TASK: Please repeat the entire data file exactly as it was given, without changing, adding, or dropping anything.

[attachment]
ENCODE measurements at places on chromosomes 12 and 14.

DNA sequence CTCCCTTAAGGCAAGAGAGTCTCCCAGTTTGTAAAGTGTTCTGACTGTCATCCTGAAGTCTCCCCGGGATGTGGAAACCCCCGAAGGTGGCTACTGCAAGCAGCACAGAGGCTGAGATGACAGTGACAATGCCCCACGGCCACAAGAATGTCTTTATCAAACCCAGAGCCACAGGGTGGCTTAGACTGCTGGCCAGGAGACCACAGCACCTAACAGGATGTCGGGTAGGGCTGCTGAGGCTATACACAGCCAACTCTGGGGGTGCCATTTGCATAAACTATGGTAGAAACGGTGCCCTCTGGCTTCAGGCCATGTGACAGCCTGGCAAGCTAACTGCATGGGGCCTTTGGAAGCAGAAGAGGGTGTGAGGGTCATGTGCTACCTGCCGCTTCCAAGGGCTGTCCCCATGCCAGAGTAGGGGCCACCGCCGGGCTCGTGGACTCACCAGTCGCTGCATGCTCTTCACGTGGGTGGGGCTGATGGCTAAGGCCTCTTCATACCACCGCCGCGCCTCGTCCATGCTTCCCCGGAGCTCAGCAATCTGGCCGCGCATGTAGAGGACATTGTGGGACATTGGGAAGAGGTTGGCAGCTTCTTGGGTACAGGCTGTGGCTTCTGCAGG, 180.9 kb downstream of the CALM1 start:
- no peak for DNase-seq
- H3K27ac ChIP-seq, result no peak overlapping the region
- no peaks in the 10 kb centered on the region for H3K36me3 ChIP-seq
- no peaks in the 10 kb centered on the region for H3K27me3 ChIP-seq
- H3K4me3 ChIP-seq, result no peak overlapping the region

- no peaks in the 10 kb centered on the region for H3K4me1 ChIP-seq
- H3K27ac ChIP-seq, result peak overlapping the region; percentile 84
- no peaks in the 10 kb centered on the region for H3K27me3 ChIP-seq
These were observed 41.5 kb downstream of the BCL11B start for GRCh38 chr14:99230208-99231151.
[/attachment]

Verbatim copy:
ENCODE measurements at places on chromosomes 12 and 14.

DNA sequence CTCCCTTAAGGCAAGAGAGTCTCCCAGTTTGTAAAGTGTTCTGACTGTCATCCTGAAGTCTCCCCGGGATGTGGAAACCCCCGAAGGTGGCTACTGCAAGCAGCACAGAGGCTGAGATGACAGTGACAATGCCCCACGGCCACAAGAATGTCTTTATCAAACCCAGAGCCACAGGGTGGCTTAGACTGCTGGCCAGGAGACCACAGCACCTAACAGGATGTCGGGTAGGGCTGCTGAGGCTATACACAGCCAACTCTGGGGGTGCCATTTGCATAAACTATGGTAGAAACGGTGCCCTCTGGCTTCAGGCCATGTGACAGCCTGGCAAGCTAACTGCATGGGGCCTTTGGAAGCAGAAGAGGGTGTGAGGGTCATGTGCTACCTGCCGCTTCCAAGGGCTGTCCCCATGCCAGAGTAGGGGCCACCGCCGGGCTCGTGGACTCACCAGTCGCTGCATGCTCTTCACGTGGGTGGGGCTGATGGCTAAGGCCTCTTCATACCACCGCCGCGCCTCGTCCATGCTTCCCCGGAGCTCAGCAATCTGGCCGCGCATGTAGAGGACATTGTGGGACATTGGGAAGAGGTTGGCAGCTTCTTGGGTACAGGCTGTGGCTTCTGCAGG, 180.9 kb downstream of the CALM1 start:
- no peak for DNase-seq
- H3K27ac ChIP-seq, result no peak overlapping the region
- no peaks in the 10 kb centered on the region for H3K36me3 ChIP-seq
- no peaks in the 10 kb centered on the region for H3K27me3 ChIP-seq
- H3K4me3 ChIP-seq, result no peak overlapping the region

- no peaks in the 10 kb centered on the region for H3K4me1 ChIP-seq
- H3K27ac ChIP-seq, result peak overlapping the region; percentile 84
- no peaks in the 10 kb centered on the region for H3K27me3 ChIP-seq
These were observed 41.5 kb downstream of the BCL11B start for GRCh38 chr14:99230208-99231151.